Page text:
The idea that the New Testament contains historical inaccuracies and yet is God-breathed and without error is ludicrous. No one would accept this claim if it were evaluated logically. Liberal scholars must laugh at this deception. Many conservative scholars are not laughing, but see it for what it is, a denial of the authority of Scripture.
The Holy Spirit would never allow what Farnell calls “inspired deception” (The Jesus Crisis: The Inroads of Historical Criticism into Evangelical Scholarship, p. 212). God would never confuse the reader as to speaker, location, audience, wording, etc. If God were capable of getting it right, then why didn’t He? It is God’s integrity that is at stake.
The broad view of ipsissima vox contradicts the ETS doctrinal position. However, many modern theologians view doctrinal statements as living breathing documents whose meaning changes depending on the majority position. Thus in their view it no longer matters what the framers of the ETS doctrinal statement meant.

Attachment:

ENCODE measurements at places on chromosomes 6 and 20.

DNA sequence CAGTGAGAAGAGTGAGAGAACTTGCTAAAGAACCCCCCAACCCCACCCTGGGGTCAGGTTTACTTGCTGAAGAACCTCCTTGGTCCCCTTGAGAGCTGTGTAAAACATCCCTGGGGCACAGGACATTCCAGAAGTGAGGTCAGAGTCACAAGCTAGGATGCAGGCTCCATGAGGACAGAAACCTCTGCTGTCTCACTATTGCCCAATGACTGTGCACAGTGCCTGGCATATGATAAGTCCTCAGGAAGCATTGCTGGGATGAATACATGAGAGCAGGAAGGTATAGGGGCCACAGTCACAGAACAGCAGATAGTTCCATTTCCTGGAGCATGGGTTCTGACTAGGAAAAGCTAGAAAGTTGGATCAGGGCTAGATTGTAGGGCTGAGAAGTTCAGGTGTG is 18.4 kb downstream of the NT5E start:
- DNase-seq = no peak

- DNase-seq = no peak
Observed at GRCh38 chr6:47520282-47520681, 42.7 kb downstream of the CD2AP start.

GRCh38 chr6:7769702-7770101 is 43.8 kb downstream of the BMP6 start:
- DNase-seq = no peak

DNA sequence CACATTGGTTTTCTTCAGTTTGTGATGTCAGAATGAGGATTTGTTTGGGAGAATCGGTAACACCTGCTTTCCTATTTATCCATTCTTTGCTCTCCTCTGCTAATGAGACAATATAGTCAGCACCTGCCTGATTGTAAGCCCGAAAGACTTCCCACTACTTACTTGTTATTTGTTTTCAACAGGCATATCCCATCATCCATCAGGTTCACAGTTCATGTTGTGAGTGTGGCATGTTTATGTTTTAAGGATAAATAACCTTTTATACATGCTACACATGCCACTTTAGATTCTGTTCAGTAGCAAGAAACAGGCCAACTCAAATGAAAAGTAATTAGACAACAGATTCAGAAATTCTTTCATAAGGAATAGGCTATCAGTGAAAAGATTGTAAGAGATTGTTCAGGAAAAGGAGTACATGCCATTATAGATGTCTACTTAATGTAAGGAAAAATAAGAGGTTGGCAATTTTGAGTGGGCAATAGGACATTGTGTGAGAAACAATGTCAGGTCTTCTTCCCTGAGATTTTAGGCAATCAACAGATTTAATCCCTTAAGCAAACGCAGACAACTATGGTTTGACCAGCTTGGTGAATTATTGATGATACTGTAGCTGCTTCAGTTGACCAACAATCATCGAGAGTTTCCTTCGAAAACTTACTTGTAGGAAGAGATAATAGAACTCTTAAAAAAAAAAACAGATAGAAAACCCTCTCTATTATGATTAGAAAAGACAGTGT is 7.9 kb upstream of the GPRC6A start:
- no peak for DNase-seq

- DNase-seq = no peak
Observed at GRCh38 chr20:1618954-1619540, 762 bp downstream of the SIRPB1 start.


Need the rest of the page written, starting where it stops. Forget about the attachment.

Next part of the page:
I hope that ETS takes a stand on this issue one way or another. This issue directly impinges on the raison d’être of ETS. The two views are clearly not the same.
In reading Osborne’s article in JETS, Thomas’s rejoinder, and Osborne’s surrejoinder, it is apparent that these men recognize that their theological positions are not only different; they are incompatible. Neither is going to find the other receptive to his view. Neither is going to welcome the other view being taught in his classroom, his church, or his school. I agree with them. These views are fundamentally incompatible.
Recently I visited with a college professor who is a graduate of a conservative Bible college and a liberal seminary. He was once a vibrant Evangelical. Now he doesn’t believe in inspiration and inerrancy, the deity of Christ, life after death, etc. In discussing with him this issue of ipsissima vox, he stated that “Higher criticism is going to destroy evangelical seminaries.” I responded, “I believe it already has.”